“The importance of placement and social worker stability is raised a number of times but the plans outlined here will not address the underlying drivers of instability including a national shortage of foster carers and of social workers. ADCS members also remain concerned about the significant surpluses being made by a small number of organisations from fostering. Such practices cannot be justified, and we reiterate our earlier call on government to replicate the Scottish legislation which prevents for-profit operations in this area,” she said.

“The five ambitions outlined in the response are difficult to argue with as is the focus on advocacy, on the smarter use of contact and the use of fostering as a respite option for children and families at times of crisis. We await further information about the role, remit and membership of the new national stability forum for children’s social care and its interface with the adoption and residential care leadership boards as well as the network of fostering trailblazers who will test new ways of working,” added Ms Dickinson.

Cllr Anntoinette Bramble, Chair of the Local Government Association’s Children and Young People Board, said: “Looking after vulnerable children is one of the most important things that councils do. The care that children and young people receive can change lives and be the difference between a future where someone can fulfil their potential or not, which is why we are keen to work with the Department to implement the recommendations in this report, so that we can make sure this is the case for all children in care.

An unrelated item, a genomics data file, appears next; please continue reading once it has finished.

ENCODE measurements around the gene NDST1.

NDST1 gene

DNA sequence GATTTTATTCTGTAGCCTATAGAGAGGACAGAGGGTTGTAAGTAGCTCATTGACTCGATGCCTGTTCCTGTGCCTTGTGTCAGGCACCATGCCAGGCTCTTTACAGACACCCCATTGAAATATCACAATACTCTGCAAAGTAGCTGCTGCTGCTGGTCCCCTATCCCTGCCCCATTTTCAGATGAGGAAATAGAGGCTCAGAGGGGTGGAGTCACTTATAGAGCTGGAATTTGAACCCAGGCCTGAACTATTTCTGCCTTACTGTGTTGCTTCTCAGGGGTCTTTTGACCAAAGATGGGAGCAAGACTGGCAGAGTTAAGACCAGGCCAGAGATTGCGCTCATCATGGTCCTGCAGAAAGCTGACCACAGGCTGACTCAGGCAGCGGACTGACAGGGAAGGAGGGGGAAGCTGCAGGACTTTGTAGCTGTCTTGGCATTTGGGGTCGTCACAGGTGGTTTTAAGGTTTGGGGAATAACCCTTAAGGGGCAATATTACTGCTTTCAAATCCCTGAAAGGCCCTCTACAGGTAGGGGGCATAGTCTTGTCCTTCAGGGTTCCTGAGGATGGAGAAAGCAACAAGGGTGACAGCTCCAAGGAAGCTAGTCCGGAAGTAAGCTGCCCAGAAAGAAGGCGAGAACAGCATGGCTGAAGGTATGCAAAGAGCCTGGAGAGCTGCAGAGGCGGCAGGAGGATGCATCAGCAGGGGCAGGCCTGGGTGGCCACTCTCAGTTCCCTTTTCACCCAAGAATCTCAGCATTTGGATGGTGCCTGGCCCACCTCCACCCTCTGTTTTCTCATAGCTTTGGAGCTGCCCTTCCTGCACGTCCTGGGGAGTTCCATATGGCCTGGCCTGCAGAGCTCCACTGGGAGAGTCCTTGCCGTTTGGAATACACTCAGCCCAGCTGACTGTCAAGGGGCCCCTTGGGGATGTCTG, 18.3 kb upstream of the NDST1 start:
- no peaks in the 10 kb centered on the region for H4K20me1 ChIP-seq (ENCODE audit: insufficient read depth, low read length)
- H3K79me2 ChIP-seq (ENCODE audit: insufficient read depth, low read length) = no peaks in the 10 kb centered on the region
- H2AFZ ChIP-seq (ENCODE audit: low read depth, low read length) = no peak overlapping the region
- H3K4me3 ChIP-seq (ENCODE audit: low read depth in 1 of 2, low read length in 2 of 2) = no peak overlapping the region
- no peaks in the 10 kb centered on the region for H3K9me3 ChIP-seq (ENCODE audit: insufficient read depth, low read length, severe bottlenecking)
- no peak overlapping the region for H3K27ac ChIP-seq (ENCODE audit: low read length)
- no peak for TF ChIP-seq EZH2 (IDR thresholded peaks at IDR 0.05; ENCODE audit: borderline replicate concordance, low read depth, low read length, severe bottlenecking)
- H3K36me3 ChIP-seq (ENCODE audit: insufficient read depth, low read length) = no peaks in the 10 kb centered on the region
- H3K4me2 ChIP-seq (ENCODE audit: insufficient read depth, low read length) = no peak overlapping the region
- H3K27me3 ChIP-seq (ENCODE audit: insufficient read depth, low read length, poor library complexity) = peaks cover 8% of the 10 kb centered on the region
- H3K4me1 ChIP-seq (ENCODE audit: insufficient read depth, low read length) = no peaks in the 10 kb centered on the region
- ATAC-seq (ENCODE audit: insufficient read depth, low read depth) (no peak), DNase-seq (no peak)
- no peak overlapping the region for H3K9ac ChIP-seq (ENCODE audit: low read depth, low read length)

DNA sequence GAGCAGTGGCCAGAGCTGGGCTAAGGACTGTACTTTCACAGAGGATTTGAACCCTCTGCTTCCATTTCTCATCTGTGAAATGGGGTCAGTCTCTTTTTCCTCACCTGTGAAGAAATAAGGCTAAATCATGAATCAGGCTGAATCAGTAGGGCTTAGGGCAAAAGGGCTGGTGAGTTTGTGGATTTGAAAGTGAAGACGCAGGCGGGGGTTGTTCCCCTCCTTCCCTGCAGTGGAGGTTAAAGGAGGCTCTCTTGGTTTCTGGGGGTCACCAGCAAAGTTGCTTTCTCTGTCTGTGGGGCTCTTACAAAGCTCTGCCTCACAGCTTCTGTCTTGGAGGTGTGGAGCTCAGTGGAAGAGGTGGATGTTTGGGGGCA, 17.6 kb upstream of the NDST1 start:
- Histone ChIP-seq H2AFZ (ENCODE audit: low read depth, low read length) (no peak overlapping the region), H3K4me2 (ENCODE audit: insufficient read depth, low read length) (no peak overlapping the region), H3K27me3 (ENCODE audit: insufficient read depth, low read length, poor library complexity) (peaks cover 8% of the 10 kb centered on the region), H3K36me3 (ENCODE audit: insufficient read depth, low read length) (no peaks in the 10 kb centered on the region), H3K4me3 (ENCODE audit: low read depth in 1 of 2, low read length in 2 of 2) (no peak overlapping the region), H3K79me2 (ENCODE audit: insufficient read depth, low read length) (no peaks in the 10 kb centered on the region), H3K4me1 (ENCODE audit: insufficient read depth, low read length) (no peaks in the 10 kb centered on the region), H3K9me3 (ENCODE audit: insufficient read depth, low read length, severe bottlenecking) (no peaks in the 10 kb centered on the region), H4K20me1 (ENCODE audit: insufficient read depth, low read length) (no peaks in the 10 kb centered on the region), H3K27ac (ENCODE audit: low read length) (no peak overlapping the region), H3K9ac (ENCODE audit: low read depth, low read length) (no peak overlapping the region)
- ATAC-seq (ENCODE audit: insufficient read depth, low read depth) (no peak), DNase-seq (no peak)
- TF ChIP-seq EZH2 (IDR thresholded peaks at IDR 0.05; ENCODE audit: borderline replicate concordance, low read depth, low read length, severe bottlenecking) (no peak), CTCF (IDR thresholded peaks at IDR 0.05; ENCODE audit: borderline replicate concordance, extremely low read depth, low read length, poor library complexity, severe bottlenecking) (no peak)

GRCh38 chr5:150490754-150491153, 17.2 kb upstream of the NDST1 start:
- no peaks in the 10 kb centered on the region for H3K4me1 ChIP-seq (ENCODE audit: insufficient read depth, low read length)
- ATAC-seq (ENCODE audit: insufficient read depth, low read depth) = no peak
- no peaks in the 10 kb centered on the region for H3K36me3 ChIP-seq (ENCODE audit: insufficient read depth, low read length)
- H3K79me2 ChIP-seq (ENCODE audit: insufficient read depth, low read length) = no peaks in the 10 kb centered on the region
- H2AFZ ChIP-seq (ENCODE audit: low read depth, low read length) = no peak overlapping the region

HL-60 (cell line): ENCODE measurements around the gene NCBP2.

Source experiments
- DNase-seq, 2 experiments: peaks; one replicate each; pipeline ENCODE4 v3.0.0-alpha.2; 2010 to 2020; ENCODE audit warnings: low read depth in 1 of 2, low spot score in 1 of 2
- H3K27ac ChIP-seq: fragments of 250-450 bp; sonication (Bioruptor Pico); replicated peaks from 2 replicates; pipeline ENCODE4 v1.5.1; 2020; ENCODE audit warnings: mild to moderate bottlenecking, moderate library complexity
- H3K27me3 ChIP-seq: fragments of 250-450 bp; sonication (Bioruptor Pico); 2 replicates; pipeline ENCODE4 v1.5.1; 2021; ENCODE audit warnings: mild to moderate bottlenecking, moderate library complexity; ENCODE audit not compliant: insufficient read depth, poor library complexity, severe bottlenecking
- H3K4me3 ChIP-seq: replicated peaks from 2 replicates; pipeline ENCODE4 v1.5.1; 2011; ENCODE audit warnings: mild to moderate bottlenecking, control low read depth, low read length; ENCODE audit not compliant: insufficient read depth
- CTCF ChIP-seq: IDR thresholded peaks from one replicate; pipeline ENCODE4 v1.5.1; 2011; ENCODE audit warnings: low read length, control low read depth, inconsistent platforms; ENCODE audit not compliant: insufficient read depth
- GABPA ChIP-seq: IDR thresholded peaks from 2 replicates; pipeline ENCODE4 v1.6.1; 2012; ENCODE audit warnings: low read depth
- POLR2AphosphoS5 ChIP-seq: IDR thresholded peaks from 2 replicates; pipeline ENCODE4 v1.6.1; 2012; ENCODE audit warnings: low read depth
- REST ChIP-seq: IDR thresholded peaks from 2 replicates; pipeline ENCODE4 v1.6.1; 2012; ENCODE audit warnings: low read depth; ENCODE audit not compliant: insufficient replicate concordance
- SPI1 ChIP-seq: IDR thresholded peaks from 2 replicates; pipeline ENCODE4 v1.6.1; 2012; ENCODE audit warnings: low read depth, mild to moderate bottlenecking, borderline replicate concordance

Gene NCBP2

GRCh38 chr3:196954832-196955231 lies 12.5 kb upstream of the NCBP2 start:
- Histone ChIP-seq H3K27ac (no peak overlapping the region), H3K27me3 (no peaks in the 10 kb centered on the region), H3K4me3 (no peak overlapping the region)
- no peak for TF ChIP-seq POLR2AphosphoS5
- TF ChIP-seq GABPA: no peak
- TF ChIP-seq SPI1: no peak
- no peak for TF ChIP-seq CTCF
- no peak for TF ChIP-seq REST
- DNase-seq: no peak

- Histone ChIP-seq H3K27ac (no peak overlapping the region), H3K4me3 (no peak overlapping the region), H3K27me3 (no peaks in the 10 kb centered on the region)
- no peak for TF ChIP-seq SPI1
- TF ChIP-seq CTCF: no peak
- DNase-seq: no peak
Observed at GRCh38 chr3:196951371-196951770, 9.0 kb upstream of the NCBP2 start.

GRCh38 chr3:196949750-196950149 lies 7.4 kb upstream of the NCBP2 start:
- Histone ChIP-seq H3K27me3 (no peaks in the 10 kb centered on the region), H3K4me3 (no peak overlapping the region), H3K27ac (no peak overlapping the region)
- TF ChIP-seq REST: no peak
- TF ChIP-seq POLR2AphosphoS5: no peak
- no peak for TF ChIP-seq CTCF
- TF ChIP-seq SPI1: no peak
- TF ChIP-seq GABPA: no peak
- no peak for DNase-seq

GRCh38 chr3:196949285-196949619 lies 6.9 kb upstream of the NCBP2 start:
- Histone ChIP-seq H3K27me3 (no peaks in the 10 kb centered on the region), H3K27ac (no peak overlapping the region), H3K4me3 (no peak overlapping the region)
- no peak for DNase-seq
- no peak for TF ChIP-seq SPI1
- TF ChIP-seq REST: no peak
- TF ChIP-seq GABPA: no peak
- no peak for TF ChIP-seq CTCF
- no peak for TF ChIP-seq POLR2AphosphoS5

“However, councils are currently supporting record numbers of children and young people through the care system. Ninety children a day entered care in the last year, and councils saw the biggest annual increase of children in care since 2010. This is against a backdrop of unprecedented cuts to local authority budgets.

“While commitments in this response, in particular to support better commissioning and improve understanding of costs across different providers, will help to make sure available funding is spent in the best way possible, this will not plug the £3 billion funding gap facing children’s services by 2025. The Government urgently needs to commit to fully funding these services if it is serious about protecting children and young people and making sure they have the best possible experiences and opportunities,” she concluded.

Fostering Better Outcomes: The Government response to the Education Select Committee report into fostering and Foster Care in England

Foster care in England (fostering stocktake)

Education select committee foster inquiry